When it comes to heart disease, beta-blockers are prescribed in order to slow rapid heart beat and lower blood pressure. They’re often prescribed to patients who have a previous history of heart attack or stroke, to patients with high blood pressure, and to patients who have just had a heart attack or have heart failure.
And, as we’ll see, it’s prescribed for conditions such as migraine and anxiety.
Beta-blockers have been a standard treatment for heart conditions for decades, and are commonly recommended in countries such as the USA, Canada, Australia, and in Europe.
So when the researchers reviewed how much help the drugs were to patients, you would think they would see a significant benefit. Or – a fair benefit?
The study concluded (as quoted by Forbes):
Among patients enrolled in the international REACH registry, beta-blocker use was not associated with a lower event rate of cardiovascular events at 44-month follow-up, even among patients with prior history of MI. Further research is warranted to identify subgroups that benefit from beta-blocker therapy and the optimal duration of beta-blocker therapy…
In other words, the beta-blockers did not seem to prevent further heart “events”, such as heart attack!
This was no small study. Data was analyzed from 44,000 patients. And the differences between those on beta-blockers and not on beta-blockers tended to be slight.
Take for example those coronary artery disease. 13.6% of those not on beta-blockers had a heart attack, stroke, or died from heart disease within 44 months. 12.9% of those on beta-blockers were the same. A difference of only 0.7%, and not statistically significant.
Among people just at high risk, 12% not on beta-blockers had a “bad outcome” within 44 months, and 14.2% on beta-blockers! That’s right, in this case there was a slightly higher risk for those actually taking the drug.
Another recent review of 8,912 people led to a similar result. The researchers led by Dr. Jim Wright of the University of British Columbia in Canada found that those with hypertension taking beta-blockers did not have a lower mortality rate than those not on the drug.
Naturally, with a treatment as well-entrenched as beta-blockers, doctors are not quick to make a change. First of all, this study was simply an analysis of the available data, and couldn’t take into consideration other factors that may have impacted the outcome.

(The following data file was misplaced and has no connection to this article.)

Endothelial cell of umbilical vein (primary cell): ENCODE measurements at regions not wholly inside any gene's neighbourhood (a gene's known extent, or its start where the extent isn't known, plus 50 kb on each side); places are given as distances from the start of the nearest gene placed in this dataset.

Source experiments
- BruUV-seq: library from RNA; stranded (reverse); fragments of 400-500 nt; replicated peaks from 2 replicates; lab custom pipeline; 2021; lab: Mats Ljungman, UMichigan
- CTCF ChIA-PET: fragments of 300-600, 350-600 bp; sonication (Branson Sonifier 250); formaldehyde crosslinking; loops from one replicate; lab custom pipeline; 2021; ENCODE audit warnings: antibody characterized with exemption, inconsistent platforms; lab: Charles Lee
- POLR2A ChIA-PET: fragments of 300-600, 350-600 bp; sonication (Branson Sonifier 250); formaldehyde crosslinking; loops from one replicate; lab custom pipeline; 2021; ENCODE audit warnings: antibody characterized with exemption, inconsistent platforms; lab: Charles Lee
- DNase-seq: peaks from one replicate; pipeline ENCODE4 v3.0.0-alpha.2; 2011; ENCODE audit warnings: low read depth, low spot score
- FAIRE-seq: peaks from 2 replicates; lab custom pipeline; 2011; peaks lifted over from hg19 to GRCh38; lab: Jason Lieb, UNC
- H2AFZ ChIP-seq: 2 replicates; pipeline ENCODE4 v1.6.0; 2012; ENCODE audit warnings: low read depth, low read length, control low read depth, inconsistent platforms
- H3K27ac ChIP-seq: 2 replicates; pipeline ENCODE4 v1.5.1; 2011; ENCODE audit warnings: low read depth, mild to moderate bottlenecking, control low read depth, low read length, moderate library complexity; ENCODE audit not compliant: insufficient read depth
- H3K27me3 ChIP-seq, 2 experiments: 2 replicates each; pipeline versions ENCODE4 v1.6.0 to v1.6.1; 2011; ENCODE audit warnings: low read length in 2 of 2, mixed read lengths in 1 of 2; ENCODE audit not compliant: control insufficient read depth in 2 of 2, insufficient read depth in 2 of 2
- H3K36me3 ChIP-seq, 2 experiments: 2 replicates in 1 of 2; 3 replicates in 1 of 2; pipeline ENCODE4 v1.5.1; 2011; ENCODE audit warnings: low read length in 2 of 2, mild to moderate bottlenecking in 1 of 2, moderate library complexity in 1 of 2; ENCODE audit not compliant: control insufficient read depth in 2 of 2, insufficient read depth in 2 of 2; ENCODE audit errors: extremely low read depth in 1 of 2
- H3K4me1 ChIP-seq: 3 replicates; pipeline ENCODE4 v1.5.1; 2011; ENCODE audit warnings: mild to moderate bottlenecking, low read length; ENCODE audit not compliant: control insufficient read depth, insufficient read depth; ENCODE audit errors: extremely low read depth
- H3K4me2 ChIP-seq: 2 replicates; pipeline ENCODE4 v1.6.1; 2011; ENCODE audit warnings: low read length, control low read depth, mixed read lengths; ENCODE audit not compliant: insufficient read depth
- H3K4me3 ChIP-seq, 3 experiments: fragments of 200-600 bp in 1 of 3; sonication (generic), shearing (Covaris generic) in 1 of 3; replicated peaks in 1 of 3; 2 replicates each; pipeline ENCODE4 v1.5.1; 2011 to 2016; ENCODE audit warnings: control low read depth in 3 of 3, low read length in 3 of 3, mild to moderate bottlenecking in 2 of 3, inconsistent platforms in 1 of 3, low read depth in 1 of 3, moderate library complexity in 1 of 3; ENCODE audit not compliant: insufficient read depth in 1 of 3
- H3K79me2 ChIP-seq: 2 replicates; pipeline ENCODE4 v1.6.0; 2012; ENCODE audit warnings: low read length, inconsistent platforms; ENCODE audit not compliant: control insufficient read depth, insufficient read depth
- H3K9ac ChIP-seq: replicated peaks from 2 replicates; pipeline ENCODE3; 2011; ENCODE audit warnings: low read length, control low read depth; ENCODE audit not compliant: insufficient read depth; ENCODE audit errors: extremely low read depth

One of the most important variables that you might miss in the news is that beta-blockers are taken at different times for different things. Most are still suggesting that there’s more than enough evidence to continue to prescribe beta-blockers right after a heart attack, for example.
And patients are urged NOT to stop taking beta-blockers without talking to their doctor. They may have very good reason to take them.
On the other hand, many may not. And the cost of taking beta-blockers for months and years – when the side effects may be worse than the benefits – could be staggering.
Migraine Patients Need to Know
So what does this have to do with migraine patients? Well, migraineurs generally take beta-blockers for migraine symptoms as a preventative. We’re not sure how beta-blockers change the migraine chain-reaction, but we do know that for many people they reduce their attacks quite significantly.
Doctors are already cautious about prescribing beta-blockers to migraine patients who also have a heart condition. However, there are times when certain patients may take a beta-blocker for migraine and hypertension.
Migraine patients are also believed to be at higher risk for stroke and heart attack, which may lead some doctors to try beta-blockers before other treatments.
But this approach may need to be re-evaluated. For some, the side effects of beta-blockers (such as fatigue, dizziness and nocturna) may no longer be worth it. Others may want to look into medications that are more likely to help with their condition.
Now that generic versions of beta-blockers are available, there are likely to be fewer high-powered expensive studies done. Then again, maybe we’ll start seeing studies that are more objective.